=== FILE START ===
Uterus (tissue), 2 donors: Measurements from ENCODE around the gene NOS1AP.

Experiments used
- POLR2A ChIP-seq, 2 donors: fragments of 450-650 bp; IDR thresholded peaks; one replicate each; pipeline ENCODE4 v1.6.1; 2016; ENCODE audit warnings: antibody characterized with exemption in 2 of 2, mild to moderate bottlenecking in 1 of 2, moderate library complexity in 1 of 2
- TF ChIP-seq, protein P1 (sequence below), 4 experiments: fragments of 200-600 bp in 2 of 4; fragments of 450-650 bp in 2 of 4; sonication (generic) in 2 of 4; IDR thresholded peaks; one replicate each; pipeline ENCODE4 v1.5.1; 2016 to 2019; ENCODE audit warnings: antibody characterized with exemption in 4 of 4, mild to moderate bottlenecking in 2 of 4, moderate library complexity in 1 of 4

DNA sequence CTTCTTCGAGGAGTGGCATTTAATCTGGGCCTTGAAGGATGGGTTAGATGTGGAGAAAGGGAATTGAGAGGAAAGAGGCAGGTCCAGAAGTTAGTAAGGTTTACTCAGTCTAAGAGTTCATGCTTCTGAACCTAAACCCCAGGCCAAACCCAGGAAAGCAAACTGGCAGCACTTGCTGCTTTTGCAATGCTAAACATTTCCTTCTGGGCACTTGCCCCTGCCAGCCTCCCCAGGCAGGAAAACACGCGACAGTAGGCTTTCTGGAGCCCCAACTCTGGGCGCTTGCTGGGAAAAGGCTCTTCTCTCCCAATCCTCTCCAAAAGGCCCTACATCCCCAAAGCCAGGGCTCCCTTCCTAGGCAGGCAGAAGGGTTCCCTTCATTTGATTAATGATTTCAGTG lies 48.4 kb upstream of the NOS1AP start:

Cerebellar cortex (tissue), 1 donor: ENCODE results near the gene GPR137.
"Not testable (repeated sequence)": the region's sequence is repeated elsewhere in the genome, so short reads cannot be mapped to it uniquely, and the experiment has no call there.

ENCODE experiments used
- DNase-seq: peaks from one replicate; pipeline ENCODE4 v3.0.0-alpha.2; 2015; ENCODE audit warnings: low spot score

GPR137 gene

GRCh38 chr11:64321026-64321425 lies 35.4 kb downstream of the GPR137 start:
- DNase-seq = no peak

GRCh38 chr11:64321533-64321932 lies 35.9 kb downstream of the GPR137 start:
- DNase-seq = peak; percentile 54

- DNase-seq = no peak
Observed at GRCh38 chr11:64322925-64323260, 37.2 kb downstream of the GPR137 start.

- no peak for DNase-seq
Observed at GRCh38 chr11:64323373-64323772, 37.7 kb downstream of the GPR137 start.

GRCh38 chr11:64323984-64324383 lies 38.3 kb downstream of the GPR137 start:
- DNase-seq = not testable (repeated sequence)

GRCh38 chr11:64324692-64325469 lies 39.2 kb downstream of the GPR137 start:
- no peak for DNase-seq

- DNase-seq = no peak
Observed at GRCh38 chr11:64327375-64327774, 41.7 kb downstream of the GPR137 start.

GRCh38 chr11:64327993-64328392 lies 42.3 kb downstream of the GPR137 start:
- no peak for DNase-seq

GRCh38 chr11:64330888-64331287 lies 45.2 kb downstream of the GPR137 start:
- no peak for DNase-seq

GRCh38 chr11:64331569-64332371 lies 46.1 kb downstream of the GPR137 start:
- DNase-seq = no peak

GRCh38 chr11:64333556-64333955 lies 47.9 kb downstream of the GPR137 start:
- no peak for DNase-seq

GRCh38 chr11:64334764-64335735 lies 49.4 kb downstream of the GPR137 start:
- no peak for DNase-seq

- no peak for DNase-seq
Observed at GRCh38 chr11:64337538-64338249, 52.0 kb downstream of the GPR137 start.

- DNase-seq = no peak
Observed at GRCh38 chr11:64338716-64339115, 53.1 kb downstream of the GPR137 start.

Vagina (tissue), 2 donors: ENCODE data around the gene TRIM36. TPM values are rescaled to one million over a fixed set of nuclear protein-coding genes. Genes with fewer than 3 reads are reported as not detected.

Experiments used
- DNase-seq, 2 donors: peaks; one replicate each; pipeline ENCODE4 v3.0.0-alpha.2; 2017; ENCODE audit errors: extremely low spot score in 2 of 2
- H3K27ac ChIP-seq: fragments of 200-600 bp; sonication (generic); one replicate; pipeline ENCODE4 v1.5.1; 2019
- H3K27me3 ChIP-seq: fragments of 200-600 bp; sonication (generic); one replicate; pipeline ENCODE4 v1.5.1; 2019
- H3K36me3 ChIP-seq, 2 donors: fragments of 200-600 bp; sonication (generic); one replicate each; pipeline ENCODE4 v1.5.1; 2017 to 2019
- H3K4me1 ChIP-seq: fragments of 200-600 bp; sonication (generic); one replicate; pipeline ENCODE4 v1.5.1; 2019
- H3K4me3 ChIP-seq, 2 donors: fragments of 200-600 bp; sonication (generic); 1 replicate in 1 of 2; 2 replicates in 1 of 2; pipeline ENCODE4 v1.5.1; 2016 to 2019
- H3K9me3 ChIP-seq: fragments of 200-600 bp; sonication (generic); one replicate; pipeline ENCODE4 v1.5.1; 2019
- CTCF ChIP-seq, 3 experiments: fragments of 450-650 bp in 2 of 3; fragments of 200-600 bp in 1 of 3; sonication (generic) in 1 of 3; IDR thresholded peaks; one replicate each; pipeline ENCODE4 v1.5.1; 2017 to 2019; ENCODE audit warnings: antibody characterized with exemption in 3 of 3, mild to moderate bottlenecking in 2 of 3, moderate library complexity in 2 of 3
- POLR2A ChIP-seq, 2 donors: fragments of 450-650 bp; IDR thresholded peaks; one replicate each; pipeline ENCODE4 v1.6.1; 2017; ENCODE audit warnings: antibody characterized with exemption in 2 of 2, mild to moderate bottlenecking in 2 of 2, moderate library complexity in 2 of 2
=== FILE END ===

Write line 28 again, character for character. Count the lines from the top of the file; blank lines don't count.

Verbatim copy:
- no peak for DNase-seq